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The Brief: May 30, 2013

A burst of political jockeying — sparked by a surprise retirement announcement — lit up the third day of the special session.

Comptroller Susan Combs at the Texas Capitol on July 19, 2011.

The Big Conversation

A burst of political jockeying — sparked by a surprise retirement announcement — lit up the third day of the special session.

On Wednesday, Comptroller Susan Combs announced that she would not seek re-election or run for lieutenant governor in 2014, a race she had previously been eyeing.

In a statement, Combs said she would continue to focus on policy work throughout the rest of her term but that she hoped to spend more time on her West Texas ranch. "I want to make my intentions clear as soon as possible for prospective statewide candidates," she said.

Combs later told YNN Austin that she would support Lt. Gov. David Dewhurst in his 2014 re-election bid and that she had told him months ago that if he ran, she wouldn't run against him. "I feel a sense of loyalty to friends," she said, adding, "I'm a fan of David's."

Combs' announcement set off a scramble among Republicans interested in her job. State Sen. Glenn Hegar of Katy and Senate Finance Committee Chairman Tommy Williams released statements on Wednesday expressing interest in the job, joining a group of contenders that already included former gubernatorial contender Debra Medina, House Ways and Means Committee Chairman Harvey Hilderbran of Kerrville and former state Rep. Raul Torres of Corpus Christi. State Rep. Tom Craddick, a former House speaker, is also said to be considering a bid.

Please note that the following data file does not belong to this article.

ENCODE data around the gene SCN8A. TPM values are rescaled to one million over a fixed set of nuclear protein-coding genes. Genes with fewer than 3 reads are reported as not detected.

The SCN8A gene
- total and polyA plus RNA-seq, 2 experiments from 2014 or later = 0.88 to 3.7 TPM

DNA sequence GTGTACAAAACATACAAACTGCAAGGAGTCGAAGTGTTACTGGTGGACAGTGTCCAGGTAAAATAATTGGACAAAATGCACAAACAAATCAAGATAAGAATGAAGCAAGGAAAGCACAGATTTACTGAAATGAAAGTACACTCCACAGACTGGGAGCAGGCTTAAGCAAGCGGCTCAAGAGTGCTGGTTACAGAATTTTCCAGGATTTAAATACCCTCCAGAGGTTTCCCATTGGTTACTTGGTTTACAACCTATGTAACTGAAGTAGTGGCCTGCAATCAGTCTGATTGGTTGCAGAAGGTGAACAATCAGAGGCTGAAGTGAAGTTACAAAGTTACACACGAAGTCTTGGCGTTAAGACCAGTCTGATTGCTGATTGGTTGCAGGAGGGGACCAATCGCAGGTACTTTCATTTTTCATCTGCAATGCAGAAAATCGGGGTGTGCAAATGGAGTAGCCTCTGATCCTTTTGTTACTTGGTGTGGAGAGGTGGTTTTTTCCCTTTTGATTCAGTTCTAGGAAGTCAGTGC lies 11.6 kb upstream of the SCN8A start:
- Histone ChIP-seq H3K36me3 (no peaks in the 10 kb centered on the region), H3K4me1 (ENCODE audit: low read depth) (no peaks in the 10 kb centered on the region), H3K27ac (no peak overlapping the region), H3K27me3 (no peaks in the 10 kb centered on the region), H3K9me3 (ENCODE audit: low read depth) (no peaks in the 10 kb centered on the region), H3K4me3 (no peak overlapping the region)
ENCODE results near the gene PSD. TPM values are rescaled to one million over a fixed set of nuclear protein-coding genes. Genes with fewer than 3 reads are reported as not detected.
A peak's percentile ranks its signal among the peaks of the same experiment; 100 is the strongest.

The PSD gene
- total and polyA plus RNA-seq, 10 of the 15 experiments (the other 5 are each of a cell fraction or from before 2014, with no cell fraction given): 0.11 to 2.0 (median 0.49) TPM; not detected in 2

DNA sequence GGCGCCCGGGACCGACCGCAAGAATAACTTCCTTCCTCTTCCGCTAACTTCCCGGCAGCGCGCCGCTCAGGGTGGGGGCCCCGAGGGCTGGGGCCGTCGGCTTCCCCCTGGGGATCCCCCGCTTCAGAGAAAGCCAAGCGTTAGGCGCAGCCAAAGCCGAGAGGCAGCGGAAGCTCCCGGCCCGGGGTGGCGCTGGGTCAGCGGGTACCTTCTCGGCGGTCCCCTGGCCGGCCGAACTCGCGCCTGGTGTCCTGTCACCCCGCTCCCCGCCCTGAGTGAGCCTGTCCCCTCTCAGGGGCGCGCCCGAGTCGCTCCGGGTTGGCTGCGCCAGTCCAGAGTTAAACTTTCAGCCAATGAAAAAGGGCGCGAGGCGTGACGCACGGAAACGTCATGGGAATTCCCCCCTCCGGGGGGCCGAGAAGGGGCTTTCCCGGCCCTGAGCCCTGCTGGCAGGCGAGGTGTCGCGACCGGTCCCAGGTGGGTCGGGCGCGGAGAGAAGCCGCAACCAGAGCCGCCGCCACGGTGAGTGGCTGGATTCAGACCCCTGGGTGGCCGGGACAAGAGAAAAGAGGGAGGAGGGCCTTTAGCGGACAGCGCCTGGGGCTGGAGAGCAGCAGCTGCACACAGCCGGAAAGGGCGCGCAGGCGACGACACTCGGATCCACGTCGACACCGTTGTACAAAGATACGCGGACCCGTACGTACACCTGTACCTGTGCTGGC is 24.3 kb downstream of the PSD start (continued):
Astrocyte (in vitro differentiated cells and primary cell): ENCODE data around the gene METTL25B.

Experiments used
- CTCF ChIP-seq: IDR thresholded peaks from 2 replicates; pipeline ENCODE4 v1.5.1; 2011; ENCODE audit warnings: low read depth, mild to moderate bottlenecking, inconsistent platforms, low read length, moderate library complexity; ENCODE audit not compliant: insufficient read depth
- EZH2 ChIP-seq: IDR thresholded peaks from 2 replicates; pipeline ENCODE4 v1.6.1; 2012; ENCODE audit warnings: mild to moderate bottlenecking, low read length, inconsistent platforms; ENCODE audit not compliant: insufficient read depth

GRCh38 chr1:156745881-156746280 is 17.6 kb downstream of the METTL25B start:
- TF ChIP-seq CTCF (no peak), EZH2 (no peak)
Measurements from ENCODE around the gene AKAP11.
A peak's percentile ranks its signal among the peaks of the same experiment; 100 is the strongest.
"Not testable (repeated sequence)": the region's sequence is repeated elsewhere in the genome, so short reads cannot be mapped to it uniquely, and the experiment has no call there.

As The Dallas Morning News notes, the crowded field could result in the "most competitive GOP primary in over a decade."

As for Combs, though she may have faced tough questioning from Republicans over issues like abortion, she would have also commanded a hefty fundraising edge: At last count her campaign fund held more than $7 million. 


•    Sen. Ted Cruz brings vision to Republican donors in New York (The Dallas Morning News): "With protesters outside denouncing his views on guns and immigration, Sen. Ted Cruz offered New York Republicans a blend of defiance, optimism and Texas wisdom Wednesday night. … More than 100 protesters gathered across 42nd Street from the Grand Hyatt near Grand Central Station. That, and the dinner invitation itself, reflected Cruz’s unusually high profile for a senator of five months’ tenure — and the polarizing niche he’s carved."

•    Redistricting Lawyers: Keep the Senate Maps for 2014 (The Texas Tribune): "Redistricting lawyers from all sides — the state and the parties suing the state — told a federal court Wednesday that maps used to elect the Texas Senate in 2012 are acceptable to them and could be adopted without objection. But differences remain on maps used to elect the state’s congressional delegation and the 150 members of the state House, and the judges asked the lawyers for arguments on how to proceed."

•    Reversal by Delia Jasso may sink Dallas City Council gay marriage debate (The Dallas Morning News): "The Dallas City Council was set to debate gay marriage in less than two weeks. But that plan is now in doubt after lame duck council member Delia Jasso made a surprise decision to withdraw her support for placing the issue on the council’s June 12 agenda."

Quote of the Day: "As we’ve seen in the last few weeks, a month can be an eternity in politics." — Ted Cruz at a New York Republican Party dinner on Wednesday, alluding to recent string of scandals plaguing the Obama administration


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